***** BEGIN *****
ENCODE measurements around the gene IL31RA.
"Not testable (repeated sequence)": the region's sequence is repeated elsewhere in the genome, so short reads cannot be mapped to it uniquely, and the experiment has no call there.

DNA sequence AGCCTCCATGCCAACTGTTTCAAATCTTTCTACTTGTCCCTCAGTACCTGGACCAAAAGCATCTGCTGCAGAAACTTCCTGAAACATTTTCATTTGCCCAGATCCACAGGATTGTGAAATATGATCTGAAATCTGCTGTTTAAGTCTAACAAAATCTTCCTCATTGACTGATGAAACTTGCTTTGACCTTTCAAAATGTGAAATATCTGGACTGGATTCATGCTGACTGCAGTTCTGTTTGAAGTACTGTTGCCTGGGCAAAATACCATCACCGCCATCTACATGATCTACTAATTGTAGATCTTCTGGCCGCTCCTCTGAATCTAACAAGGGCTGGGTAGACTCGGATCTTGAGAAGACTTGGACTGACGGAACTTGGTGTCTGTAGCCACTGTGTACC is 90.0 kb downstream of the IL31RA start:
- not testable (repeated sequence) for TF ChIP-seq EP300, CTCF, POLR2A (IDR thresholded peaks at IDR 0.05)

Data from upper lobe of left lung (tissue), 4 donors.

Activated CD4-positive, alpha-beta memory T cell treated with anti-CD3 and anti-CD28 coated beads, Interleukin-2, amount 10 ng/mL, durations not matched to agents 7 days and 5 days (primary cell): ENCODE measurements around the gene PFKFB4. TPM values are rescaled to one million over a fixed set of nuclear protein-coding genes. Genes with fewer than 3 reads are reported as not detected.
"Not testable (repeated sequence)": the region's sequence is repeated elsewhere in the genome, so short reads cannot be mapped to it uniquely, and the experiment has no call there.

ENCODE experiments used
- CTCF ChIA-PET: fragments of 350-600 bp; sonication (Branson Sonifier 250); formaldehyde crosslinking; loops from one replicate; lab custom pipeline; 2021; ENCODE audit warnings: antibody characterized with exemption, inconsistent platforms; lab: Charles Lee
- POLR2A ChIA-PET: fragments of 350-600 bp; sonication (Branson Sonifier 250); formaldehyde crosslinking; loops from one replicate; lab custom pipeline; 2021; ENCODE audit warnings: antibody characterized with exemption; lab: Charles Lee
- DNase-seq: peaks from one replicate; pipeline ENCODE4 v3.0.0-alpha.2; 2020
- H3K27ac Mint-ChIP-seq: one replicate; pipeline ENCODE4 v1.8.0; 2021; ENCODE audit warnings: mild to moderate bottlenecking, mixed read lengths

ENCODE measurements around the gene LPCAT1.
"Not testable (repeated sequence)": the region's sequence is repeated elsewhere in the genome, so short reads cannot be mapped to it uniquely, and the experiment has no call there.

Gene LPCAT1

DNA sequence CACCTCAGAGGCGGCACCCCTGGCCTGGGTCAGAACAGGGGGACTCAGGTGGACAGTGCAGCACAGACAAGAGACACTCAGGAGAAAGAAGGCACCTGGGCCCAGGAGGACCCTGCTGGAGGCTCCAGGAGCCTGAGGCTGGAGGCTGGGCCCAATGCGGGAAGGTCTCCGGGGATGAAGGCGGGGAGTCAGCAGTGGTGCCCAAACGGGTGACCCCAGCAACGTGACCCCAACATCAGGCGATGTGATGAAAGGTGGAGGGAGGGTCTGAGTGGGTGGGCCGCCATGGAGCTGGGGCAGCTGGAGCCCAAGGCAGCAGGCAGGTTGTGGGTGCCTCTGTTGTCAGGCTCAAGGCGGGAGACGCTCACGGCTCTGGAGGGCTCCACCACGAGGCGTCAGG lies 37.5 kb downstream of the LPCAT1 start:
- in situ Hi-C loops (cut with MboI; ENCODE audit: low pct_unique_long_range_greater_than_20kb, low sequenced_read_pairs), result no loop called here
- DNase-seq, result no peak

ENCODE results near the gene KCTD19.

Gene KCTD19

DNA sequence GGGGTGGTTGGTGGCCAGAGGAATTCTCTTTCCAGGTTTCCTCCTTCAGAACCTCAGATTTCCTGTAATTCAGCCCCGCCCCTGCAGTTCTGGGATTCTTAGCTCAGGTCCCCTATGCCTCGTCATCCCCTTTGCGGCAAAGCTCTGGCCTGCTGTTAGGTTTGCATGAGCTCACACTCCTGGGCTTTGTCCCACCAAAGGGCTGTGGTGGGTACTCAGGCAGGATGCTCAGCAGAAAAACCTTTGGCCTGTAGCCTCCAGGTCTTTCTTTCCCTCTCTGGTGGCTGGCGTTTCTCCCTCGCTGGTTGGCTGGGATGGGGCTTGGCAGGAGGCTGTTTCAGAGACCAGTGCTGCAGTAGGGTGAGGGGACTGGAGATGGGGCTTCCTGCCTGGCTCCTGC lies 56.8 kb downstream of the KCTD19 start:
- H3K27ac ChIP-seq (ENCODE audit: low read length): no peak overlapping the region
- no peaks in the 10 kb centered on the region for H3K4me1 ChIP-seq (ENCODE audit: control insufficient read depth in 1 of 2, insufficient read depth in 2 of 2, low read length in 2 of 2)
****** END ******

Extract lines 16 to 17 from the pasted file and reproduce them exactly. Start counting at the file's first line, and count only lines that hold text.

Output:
DNA sequence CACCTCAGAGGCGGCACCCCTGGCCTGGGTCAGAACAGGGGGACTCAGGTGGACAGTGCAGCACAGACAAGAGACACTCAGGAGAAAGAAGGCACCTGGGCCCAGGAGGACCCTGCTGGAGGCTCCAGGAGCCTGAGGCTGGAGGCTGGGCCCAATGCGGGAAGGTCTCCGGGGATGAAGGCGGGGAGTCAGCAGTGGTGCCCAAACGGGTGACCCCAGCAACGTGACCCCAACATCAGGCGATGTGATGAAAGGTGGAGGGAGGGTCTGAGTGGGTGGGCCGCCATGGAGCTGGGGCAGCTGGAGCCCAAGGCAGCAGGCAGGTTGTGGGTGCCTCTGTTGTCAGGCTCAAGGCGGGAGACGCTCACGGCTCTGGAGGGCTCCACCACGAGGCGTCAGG lies 37.5 kb downstream of the LPCAT1 start:
- in situ Hi-C loops (cut with MboI; ENCODE audit: low pct_unique_long_range_greater_than_20kb, low sequenced_read_pairs), result no loop called here